But there’s got to be a reason why “bean salad” is still a thing. Someone must still like it, for it still to exist. And not just in an ironic hipster “I like it specifically because it’s uncool” way. Maybe the vegans? I eat mostly vegan, and it’s still a no-go for me.

Simply Delicious says that this particular variation of bean salad is “typically French”, but I can’t find too many references online that specifically corroborate that claim. I did find a fancy version of this dish done by one of the Top Chefs that might be worth looking at, if you’re interested in bringing this recipe into the 21st century.

Apparently it was part of a particularly infamous (red) wedding meal in Game of Thrones as well. I watched GoT, but the food on the table wasn’t exactly the focus of that scene, so I must have missed it.

Even if it’s been on TV, it’s still not that appetizing to me. But again: someone must be into this stuff, so if it’s you, read on.


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2-22: Salad Bar with Warm Dressing

2-22: Salad Bar with Warm Dressing

I love a good salad bar, or did, before coronavirus turned everything in our lives upside down. One of my family’s favorite restaurants when I was a kid featured an impossibly long salad bar. A friend and I even entered an essay-writing contest at Souplantation back in college and won ourselves 30 free meal passes, which we blew through quicker than you’d expect.

2-22: Salad Bar with Warm Dressing is equivalent to most of these at-home solutions we’ve seen during this pandemic–a pale imitation of the real thing. Consider this recipe the “haircut I did myself because everything is closed” of salad bars.

I suppose if you just lumped all the same ingredients on top of some quinoa and called it a Buddha bowl instead, you could send this recipe forward in time from the 1980s to modern day.

Of course, you’d have to take an artsy picture (or 100), slap some filters on it, and post it to social media with a bunch of hashtags first to really modernize it. Do you think they really eat the food after they take pictures of it, or is it just for the ‘gram? ?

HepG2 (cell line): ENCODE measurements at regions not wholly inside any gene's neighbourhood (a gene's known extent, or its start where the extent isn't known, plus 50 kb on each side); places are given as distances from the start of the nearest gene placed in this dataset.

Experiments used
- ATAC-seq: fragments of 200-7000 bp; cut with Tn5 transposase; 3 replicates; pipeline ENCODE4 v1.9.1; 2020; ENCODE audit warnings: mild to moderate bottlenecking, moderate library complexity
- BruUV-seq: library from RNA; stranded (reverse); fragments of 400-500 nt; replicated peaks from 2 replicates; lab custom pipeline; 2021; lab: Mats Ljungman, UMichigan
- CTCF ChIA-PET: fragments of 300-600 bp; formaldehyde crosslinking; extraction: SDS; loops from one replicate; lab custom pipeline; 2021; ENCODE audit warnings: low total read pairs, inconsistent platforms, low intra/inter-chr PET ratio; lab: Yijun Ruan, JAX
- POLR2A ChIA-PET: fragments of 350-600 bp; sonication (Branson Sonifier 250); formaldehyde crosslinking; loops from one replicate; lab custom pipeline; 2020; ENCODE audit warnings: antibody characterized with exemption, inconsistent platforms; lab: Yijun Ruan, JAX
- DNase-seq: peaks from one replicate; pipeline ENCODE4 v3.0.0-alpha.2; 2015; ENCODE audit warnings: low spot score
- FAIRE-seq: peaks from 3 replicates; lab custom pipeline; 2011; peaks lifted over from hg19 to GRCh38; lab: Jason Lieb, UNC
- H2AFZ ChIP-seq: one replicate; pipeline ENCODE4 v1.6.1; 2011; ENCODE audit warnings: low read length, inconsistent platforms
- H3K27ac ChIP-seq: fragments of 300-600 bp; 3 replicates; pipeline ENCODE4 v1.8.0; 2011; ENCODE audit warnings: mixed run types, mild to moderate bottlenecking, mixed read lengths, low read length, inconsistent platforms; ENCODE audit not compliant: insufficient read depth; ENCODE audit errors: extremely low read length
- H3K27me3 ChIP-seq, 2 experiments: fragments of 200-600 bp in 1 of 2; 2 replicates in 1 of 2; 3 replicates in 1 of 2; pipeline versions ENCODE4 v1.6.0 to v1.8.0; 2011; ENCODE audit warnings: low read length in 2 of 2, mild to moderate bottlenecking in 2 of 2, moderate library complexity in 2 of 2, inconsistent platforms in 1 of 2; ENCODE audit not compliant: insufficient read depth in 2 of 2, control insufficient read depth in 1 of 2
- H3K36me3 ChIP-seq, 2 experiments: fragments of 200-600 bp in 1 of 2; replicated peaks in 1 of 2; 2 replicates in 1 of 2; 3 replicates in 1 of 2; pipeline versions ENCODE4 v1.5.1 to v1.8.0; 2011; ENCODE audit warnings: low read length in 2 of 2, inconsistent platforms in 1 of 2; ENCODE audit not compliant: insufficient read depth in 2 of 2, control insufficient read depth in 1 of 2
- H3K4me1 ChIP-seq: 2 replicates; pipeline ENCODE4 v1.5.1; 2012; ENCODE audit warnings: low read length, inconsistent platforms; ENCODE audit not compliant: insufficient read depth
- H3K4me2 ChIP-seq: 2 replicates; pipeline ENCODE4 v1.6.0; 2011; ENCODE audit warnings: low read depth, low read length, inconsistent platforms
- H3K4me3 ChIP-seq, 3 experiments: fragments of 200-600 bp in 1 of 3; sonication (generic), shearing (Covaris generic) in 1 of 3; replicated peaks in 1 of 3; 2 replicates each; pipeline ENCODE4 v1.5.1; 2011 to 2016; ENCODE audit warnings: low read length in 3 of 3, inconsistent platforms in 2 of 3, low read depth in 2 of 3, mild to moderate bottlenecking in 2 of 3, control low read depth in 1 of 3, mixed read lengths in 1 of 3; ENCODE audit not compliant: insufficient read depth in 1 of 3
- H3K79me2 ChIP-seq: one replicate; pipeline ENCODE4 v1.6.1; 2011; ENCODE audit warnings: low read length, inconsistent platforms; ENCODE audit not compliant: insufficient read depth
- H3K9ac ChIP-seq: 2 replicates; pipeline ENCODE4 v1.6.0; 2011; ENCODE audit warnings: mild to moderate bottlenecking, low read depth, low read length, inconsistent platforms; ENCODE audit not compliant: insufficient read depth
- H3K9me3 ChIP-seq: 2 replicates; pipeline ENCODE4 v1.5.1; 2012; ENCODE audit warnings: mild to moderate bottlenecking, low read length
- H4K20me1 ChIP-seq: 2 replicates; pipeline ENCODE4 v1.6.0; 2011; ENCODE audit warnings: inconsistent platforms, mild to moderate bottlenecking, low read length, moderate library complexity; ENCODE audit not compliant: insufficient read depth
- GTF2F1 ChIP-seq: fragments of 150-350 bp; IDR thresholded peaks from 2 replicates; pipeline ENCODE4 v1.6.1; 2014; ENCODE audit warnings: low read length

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15-20: Apple Compôte

15-20: Apple Compôte

Let’s get the first question out of the way right now. Compôte means “mixture” in French, so 15-20: Apple Compôte is essentially fancy applesauce. Don’t even worry about exerting the effort to mash the apples–these are just syrupy slices.

Some of you might have thought of pie filling when you saw “compôte”–I know I did. There’s actually differences between jam, jelly, preserves, conserves, and compote–I still don’t know if this iteration matches up with their definition, but here’s a recipe from my same trusted source (Serious Eats/Stella Parks) for essentially the same thing we’re making here.


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15-36: Pear-Orange Sorbet

15-36: Pear-Orange Sorbet

The photo of this delectable dish is enhanced by the superior dishware chosen to accentuate the fluffiness of the iced desert within. I made 15-36: Pear-Orange Sorbet before a few years ago when we first started this project, but I forgot to take photos. I finally got back to it in January 2019.

The recipe card describes this dish about as well as I could. The ripe pears did have an intense fruity flavor that was intriguing. Can’t beat that.


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17-16: Whole Wheat Baguette

17-16: Whole Wheat Baguette

Here’s a simple whole wheat bread recipe. 17-16: Whole Wheat Baguette has “baguette” in the name, but you could use this same recipe to make buns, rolls, sandwich bread, or any other shape you prefer. This is more of a utilitarian recipe more than anything else–nothing fancy here.

Baguettes are indeed long, thin loaves of French bread (French bread being a type of dough, not a type of shape). I made short, thin individual loaves instead, which the Wikipedia article I linked to calls demi-baguettes, although mine are probably even shorter than that. I thought individually-sized ones might be an interesting experiment instead of one or two long loaves.